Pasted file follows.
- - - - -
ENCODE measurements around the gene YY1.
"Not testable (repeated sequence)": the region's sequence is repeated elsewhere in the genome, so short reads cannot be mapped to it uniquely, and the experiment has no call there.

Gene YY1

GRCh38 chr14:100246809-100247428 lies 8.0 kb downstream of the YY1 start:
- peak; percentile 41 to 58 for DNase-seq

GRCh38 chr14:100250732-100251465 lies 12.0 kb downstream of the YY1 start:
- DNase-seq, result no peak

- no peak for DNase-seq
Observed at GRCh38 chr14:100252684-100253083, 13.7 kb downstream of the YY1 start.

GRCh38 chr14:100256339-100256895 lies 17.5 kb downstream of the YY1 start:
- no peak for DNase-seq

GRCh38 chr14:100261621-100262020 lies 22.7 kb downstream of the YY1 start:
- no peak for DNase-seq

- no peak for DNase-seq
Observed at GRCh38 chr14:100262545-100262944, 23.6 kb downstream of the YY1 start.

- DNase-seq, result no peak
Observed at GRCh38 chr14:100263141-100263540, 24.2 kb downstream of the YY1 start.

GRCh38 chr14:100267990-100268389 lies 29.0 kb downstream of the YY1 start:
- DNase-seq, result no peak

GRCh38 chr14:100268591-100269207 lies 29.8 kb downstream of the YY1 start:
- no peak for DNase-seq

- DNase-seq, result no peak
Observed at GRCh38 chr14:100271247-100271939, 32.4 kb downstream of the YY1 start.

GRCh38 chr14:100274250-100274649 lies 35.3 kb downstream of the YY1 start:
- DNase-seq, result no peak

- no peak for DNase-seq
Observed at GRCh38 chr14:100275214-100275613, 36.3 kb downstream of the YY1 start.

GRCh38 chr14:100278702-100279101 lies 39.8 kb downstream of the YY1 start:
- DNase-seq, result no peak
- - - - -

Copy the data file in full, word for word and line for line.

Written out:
ENCODE measurements around the gene YY1.
"Not testable (repeated sequence)": the region's sequence is repeated elsewhere in the genome, so short reads cannot be mapped to it uniquely, and the experiment has no call there.

Gene YY1

GRCh38 chr14:100246809-100247428 lies 8.0 kb downstream of the YY1 start:
- peak; percentile 41 to 58 for DNase-seq

GRCh38 chr14:100250732-100251465 lies 12.0 kb downstream of the YY1 start:
- DNase-seq, result no peak

- no peak for DNase-seq
Observed at GRCh38 chr14:100252684-100253083, 13.7 kb downstream of the YY1 start.

GRCh38 chr14:100256339-100256895 lies 17.5 kb downstream of the YY1 start:
- no peak for DNase-seq

GRCh38 chr14:100261621-100262020 lies 22.7 kb downstream of the YY1 start:
- no peak for DNase-seq

- no peak for DNase-seq
Observed at GRCh38 chr14:100262545-100262944, 23.6 kb downstream of the YY1 start.

- DNase-seq, result no peak
Observed at GRCh38 chr14:100263141-100263540, 24.2 kb downstream of the YY1 start.

GRCh38 chr14:100267990-100268389 lies 29.0 kb downstream of the YY1 start:
- DNase-seq, result no peak

GRCh38 chr14:100268591-100269207 lies 29.8 kb downstream of the YY1 start:
- no peak for DNase-seq

- DNase-seq, result no peak
Observed at GRCh38 chr14:100271247-100271939, 32.4 kb downstream of the YY1 start.

GRCh38 chr14:100274250-100274649 lies 35.3 kb downstream of the YY1 start:
- DNase-seq, result no peak

- no peak for DNase-seq
Observed at GRCh38 chr14:100275214-100275613, 36.3 kb downstream of the YY1 start.

GRCh38 chr14:100278702-100279101 lies 39.8 kb downstream of the YY1 start:
- DNase-seq, result no peak